If a worker is directed to be tested for COVID-19, to avoid negatively impacting the employer, the testing must be accessible and the test results must be provided quickly. For many businesses, if one worker tests positive, then other workers will need to be tested. As such, a single worker having symptoms can result in a business having to close for weeks, while the first worker and then other workers get tested. The province must establish and meet a testing benchmark (e.g. testing within 48 hours of booking an appointment and results within 24 hours). In addition, we strongly recommend approving and distributing rapid testing, in particular for workers of essential businesses and for workers without any symptoms.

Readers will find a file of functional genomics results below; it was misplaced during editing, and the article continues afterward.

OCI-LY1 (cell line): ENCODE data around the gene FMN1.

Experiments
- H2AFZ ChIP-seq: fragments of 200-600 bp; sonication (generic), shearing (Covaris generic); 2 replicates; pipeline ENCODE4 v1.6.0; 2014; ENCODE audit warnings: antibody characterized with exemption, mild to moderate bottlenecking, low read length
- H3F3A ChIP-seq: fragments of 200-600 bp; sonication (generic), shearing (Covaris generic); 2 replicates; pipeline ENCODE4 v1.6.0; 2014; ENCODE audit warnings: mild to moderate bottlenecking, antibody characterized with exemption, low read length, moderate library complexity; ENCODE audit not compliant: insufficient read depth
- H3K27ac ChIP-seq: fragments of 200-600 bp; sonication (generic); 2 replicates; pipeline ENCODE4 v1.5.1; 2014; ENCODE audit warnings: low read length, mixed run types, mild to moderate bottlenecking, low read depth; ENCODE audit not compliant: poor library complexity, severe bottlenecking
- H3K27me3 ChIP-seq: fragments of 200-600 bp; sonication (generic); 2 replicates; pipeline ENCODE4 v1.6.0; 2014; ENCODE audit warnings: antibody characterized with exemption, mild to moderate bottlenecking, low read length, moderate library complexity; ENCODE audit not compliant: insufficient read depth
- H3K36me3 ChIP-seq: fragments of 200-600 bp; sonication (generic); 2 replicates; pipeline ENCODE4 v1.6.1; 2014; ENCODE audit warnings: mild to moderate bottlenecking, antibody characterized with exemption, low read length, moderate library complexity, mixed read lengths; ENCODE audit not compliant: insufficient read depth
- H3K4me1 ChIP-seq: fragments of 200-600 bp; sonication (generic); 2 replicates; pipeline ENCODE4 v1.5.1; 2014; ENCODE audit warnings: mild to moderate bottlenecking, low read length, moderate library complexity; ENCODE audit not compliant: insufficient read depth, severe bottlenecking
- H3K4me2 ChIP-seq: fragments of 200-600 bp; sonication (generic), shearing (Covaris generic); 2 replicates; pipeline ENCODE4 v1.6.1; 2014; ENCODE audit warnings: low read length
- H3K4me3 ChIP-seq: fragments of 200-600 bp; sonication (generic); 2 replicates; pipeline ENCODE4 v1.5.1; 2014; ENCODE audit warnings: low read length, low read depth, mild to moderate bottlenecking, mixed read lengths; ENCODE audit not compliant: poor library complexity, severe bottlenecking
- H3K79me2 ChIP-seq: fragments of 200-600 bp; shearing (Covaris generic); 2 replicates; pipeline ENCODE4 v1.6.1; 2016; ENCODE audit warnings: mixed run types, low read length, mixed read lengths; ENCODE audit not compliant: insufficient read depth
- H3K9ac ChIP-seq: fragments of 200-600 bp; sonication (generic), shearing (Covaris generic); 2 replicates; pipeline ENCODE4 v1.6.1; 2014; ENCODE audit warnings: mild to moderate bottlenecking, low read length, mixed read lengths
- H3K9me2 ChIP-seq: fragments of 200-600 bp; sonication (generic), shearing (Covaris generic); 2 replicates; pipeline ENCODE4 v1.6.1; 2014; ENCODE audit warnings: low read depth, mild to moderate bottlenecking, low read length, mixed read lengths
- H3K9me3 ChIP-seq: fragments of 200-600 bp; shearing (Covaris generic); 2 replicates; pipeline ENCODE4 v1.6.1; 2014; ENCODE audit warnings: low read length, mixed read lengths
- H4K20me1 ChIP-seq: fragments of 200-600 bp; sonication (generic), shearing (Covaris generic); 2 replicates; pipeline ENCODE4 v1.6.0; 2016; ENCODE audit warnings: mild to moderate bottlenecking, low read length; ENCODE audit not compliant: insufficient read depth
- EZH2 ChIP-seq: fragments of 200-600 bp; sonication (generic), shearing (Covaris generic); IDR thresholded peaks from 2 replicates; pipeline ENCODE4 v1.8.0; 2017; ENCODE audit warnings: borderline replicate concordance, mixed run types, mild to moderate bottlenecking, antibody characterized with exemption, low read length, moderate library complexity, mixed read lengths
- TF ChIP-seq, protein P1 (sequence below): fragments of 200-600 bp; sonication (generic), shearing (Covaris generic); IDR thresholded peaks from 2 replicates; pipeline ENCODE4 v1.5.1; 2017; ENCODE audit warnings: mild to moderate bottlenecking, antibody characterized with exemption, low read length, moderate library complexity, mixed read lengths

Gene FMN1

2. Restrictions based on risks, not examples. Over the last several months, we have come to have a much better understanding of COVID-19. We now understand that public businesses without physical distancing, without masks, with shared frequent contact points, that promote physical exertion, etc., all have higher risks of spreading COVID-19. Instead of defining businesses that must close based on business category, we should be defining businesses that must close based on risk level. For example, listing “gyms” as a category of business that must close, leaves open uncertainty about whether businesses such as rock climbing facilities and axe throwing facilities can remain open. It would be much clearer for businesses and much more equitable if the restrictions were based on risks. For example, instead of saying under the modified stage 3 gyms must close, the regulation could provide that “all businesses open to the public and that promote physical exertion (e.g. gyms) must be closed, except where the business can ensure that: 1) masks will be worn at all times; 2) physical distancing can be maintained; and 3) no more than 1 person per x square foot”. Similarly, instead of saying under the modified stage 3 all restaurants must be closed to indoor eating, the regulation could provide that “all businesses open to the public and that require masks off for all or part of a customer’s visit, must be closed, except: 1) if the business is providing a regulated medical service; OR 2) where the business can ensure that the customer is only within 6’ of members of their household, when they are not wearing a mask”.